West Bank controversy

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In his defense of the legality of Jewish settlements in the West Bank, Stephen Snow (December 2019) parrots Israeli government talking points.  Snow is entitled to share the Israeli government’s legal opinion, but readers should know that it is a minority viewpoint embraced mainly by Israeli lawyers and others who defend the occupation. 

Every government in the world, except Israel, considers the Jewish settlements in the Israeli-occupied West Bank illegal because they violate Article 49 of the Fourth Geneva Convention, which prohibits a country from transferring its own population into territory it holds through military occupation. The UN Security Council, the UN General Assembly, the International Committee of the Red Cross, the International Court of Justice, and the 195 parties to the Geneva Conventions have all affirmed that the Fourth Geneva Convention applies to Israeli settlements.  The U.S. government, up until Trump, shared these views.

And why is Israel all by itself on this issue?  Because its legal argument is thin. Israel argues that the Fourth Geneva Convention doesn’t apply to the occupied West Bank because, well, it’s not really an occupation since the territory is “disputed.” The rest of the world, which has watched the settlements grow to 400,000 Jewish settlers on territory intended to be a Palestinian state, rejects this strained legal interpretation.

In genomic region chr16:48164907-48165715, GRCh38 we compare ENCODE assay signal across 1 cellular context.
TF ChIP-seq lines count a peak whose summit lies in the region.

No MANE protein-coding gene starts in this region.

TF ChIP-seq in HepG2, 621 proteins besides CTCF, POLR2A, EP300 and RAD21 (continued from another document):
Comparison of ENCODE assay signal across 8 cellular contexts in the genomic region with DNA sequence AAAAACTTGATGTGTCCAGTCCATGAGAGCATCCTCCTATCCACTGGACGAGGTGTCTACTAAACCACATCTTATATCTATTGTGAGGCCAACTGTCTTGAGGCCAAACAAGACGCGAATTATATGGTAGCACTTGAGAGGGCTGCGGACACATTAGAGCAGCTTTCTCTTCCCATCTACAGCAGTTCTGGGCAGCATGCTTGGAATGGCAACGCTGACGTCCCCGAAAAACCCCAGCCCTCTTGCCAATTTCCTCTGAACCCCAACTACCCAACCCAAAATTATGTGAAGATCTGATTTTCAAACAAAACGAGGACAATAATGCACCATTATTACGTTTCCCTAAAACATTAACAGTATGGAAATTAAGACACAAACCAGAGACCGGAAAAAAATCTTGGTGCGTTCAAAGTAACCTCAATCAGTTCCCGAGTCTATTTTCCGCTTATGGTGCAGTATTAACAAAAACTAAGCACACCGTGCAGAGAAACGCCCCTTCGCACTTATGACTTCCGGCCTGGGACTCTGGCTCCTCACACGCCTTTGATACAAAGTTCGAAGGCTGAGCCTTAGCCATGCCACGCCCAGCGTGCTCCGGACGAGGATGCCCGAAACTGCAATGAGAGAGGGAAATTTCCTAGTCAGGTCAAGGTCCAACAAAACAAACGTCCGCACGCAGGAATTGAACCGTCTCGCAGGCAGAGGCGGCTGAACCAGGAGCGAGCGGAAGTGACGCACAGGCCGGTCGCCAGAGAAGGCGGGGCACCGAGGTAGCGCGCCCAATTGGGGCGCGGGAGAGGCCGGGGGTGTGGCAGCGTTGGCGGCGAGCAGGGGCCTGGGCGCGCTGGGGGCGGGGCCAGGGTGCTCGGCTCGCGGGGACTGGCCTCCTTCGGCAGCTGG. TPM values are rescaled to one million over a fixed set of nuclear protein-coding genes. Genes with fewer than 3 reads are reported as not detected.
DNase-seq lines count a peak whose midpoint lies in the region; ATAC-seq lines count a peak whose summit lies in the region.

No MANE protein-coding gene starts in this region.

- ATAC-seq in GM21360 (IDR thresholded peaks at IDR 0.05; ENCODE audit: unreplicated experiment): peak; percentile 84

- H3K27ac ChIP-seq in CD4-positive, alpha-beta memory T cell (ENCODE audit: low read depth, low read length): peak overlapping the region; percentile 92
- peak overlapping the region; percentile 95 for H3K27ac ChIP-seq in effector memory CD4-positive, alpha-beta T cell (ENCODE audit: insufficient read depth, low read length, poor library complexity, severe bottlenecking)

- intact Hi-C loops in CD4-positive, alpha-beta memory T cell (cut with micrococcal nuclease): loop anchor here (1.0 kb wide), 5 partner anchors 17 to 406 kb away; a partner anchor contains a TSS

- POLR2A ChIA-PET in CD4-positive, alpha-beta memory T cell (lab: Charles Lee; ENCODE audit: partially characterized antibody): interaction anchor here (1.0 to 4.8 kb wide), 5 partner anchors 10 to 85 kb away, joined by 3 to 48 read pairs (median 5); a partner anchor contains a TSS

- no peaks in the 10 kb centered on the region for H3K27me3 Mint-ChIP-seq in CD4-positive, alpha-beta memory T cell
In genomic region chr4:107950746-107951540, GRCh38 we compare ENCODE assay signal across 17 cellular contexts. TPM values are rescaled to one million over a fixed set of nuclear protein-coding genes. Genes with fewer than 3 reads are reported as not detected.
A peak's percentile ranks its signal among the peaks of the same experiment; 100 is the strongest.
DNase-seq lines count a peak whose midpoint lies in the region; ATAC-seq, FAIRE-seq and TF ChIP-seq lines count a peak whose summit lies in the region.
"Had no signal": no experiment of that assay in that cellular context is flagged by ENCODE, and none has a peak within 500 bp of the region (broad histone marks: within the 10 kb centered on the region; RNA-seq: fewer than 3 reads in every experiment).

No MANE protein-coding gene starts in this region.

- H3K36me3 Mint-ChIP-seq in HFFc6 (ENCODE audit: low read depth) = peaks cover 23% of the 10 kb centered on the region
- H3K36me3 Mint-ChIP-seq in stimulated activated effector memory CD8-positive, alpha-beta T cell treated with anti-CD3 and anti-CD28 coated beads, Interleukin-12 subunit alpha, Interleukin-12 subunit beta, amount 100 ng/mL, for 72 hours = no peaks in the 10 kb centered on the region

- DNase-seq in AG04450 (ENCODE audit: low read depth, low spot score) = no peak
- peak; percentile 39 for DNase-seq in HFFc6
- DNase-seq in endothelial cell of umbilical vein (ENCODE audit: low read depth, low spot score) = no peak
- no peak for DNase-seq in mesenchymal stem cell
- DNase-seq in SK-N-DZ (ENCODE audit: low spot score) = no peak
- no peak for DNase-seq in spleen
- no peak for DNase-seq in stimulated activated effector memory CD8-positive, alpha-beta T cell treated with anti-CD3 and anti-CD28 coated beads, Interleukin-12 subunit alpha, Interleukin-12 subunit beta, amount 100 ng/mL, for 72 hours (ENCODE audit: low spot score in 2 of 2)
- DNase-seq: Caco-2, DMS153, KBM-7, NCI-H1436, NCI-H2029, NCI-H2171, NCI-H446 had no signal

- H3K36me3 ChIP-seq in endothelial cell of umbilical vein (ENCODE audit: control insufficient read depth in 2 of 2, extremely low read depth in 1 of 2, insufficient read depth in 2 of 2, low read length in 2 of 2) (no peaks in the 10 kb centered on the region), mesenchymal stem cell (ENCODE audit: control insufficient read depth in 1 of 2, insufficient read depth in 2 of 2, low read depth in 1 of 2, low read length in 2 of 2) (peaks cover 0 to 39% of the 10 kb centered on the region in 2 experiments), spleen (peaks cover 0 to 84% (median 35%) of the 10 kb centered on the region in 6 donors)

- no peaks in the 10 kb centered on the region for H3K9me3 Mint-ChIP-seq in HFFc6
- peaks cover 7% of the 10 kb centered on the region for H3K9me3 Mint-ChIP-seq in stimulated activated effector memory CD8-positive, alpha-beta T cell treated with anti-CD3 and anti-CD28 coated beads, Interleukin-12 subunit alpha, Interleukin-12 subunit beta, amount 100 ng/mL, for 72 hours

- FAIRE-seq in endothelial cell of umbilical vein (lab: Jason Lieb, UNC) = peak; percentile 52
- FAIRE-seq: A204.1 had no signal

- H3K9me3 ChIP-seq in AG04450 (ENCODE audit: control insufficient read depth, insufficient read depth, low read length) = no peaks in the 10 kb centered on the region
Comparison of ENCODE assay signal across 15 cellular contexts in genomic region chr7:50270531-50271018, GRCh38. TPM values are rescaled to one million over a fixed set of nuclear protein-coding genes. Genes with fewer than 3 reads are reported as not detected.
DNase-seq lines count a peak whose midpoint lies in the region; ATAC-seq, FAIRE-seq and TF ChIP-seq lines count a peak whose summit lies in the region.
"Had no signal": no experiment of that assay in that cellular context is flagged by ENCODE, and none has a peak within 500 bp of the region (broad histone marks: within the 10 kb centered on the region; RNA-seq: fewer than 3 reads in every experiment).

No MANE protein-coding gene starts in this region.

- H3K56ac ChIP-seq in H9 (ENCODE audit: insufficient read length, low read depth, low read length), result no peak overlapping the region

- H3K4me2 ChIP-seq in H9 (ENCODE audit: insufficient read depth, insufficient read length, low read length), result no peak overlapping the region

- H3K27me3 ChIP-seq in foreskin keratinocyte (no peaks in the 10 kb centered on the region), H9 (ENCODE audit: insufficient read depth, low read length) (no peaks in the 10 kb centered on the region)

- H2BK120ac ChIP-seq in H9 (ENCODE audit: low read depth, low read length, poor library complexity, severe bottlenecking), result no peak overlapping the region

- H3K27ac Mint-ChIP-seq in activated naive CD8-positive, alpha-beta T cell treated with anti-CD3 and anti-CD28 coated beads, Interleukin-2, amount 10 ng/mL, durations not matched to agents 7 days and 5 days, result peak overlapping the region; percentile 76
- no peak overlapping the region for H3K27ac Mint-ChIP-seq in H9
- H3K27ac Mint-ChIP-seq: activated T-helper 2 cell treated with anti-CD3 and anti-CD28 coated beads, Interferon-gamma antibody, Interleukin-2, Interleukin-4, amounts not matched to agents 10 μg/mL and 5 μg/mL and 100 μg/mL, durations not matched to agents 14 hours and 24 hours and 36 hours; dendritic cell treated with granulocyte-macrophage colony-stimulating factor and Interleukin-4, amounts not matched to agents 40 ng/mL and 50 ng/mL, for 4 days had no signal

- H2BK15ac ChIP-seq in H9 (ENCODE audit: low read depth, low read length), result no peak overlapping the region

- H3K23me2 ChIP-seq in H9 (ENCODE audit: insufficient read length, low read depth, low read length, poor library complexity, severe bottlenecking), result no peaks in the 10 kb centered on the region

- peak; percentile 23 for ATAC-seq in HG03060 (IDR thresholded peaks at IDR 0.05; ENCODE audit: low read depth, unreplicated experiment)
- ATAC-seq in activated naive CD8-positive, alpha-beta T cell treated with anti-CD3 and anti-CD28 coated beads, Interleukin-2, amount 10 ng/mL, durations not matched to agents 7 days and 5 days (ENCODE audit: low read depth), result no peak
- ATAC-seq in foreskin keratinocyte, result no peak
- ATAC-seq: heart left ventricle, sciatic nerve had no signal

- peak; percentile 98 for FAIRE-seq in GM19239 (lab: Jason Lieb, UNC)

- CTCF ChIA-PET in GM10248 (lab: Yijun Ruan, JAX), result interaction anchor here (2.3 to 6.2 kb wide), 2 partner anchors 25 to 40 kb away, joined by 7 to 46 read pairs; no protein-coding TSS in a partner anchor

In fact, from 1967 to 1981, Israel administered the West Bank under a Military Governorate, which exercised military rule on the basis of the Fourth Geneva Convention. In 1981, after the Egypt-Israel peace agreement, and after Likud had come to power, Israel dissolved the Military Governorate and created the Israeli Civil Administration, a branch of the Israeli army. At that point, the Fourth Geneva Convention became an obstacle to Israeli settlement of the West Bank. The Israeli government – like the Trump administration recently – changed its legal views and held that the Fourth Geneva Convention no longer applied and therefore the settlements weren’t illegal.

Snow appears eager to defend an immoral 52-year occupation in which Jews are denying another people their civil and political rights. No legal gymnastics can cover up that reality.

Nina Tannenwald

Providence, R.I.